Axios Miami

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Today's newsletter is 834 words, a 3-minute read.

1 big thing: Miami home prices forecast to rise next year

Illustration of a real estate for sale sign with a fire emoji on it.

Illustration: Brendan Lynch/Axios

The year is coming to an end, but it appears our housing woes aren't.

Driving the news: South Florida housing prices are expected to rise 3.4% in 2023, according to a new Realtor.com forecast released this week. Meanwhile, the volume of sales is predicted to drop by 2% locally.

  • The predictions are in line with nationwide indicators, per the report, which signal that prices may go up, albeit not as much as in the past few years, while the number of sales may decline.

Why it matters: Prospective buyers will probably see more homes on the market next year, but costs are so high, many are being priced out.

  • "The 2023 housing market could become a 'nobody's-market,' not friendly to buyers nor to sellers," Realtor.com chief economist Danielle Hale wrote.

The big picture: Fast-rising rates for mortgages have slowed the Miami-Dade housing market, which reached historic highs in June with median home prices at $579,000, according to Insurance Journal.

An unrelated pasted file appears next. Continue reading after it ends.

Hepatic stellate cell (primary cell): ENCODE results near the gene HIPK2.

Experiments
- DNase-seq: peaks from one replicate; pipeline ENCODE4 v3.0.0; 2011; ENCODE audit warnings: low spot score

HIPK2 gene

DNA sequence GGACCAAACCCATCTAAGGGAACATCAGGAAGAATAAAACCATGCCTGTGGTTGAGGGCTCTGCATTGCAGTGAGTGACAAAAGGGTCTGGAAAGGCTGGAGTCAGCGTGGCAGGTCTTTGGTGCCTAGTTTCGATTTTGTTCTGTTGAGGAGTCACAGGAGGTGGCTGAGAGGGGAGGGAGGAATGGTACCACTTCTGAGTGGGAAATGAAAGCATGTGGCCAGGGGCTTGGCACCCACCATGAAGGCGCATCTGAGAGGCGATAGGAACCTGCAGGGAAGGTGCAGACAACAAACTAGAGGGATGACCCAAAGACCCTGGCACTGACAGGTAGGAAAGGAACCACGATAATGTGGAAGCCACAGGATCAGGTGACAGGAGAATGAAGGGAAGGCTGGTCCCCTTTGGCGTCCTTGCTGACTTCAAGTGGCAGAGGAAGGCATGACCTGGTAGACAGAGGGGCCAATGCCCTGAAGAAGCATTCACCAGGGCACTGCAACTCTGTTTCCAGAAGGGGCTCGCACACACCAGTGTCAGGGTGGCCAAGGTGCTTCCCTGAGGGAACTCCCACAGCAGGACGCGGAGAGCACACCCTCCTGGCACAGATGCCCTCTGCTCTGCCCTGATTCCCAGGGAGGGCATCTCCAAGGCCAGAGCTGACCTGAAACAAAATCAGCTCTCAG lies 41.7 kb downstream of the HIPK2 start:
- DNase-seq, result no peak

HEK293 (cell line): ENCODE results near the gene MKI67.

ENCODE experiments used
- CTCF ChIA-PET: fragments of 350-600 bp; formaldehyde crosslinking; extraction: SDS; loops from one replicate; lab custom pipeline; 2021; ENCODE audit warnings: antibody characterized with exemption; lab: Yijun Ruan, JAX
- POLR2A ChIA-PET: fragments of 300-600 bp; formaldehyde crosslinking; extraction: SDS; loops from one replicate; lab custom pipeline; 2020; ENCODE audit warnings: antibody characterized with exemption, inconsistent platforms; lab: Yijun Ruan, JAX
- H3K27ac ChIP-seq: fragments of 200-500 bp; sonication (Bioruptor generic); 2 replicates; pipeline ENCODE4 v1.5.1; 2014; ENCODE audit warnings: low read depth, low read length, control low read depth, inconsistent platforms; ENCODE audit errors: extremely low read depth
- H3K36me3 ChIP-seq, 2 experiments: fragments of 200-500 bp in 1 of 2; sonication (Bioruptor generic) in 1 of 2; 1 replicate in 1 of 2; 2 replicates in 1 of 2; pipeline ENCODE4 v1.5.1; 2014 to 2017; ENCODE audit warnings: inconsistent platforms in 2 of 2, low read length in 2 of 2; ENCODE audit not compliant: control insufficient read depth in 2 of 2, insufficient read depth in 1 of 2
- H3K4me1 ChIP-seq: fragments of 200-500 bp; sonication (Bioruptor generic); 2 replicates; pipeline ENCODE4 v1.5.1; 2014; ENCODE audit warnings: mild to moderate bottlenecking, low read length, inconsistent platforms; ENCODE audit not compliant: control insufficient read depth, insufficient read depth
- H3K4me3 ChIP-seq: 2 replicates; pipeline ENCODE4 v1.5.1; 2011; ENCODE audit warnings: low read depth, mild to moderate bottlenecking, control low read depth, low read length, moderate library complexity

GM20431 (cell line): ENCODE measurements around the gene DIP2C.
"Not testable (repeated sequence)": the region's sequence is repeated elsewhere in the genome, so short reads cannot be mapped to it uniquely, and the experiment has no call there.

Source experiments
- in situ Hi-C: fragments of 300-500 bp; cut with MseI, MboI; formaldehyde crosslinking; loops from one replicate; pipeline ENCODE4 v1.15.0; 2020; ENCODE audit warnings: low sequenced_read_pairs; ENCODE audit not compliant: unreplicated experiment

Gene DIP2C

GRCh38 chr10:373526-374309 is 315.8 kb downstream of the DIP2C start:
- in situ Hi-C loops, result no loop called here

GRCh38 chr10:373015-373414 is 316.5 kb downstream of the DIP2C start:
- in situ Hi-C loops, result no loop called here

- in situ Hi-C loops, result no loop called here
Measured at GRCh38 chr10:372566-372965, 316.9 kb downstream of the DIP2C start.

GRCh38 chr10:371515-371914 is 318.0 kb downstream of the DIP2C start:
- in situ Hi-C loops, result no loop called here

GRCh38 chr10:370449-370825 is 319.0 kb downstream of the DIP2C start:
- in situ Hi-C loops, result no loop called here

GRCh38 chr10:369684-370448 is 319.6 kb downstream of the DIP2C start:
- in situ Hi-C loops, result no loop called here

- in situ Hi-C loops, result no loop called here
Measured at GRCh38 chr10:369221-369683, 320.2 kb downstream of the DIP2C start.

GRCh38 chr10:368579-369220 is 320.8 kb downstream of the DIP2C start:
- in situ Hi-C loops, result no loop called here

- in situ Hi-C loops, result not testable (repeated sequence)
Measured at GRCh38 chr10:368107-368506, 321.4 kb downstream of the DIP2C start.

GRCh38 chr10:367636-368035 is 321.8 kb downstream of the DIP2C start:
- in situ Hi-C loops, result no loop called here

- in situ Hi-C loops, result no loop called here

• Nationally, the typical monthly mortgage payment is expected to cost $2,430 next year. That's 28% higher than in 2022.
  • The report predicts average mortgage rates of 7.4% next year, with a drop to 7.1% by year-end.

Yes, but: Expensive as homebuying is, rents are predicted to rise even more — 6.3% year over year nationally — making it even harder for tenants to save for a down payment on a home.

What they're saying: Michael Hinton, commercial president of The Miami Association of Realtors, told Axios that single-family home prices here typically either remain stable or rise because of Miami's unique location between the Everglades and the Atlantic Ocean.

  • "We've pretty much run out of land [for new developments], so none of us have seen a significant decrease in prices," Hinton said.

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2. Ariete chef opens new restaurant

A golden-hued cocktail sits on a sparse table.

A Monte Carlo at Brasserie Laurel. Photo: Courtesy of Andrea Lorena @FujifilmGirl via Brasserie Laurel

Miami chef Michael Beltran is launching a restaurant downtown today.

What's happening: Brasserie Laurel will serve a French-inspired menu inside Caoba, a residential tower that's part of the 27-acre Miami Worldcenter development.

Why it matters: Beltran was among nearly a dozen Miami chefs awarded a Michelin star for the first time when the guide launched its Florida edition this year. He was recognized for Coconut Grove eatery Ariete.

  • His team also operates Navé and Chug's Cuban Diner, as well as bars The Taurus, The ScapeGoat and The Gibson Room.

Details: Brasserie Laurel's menu will feature elegant cocktails, paired with items like escargots, frog legs and beef Wellington.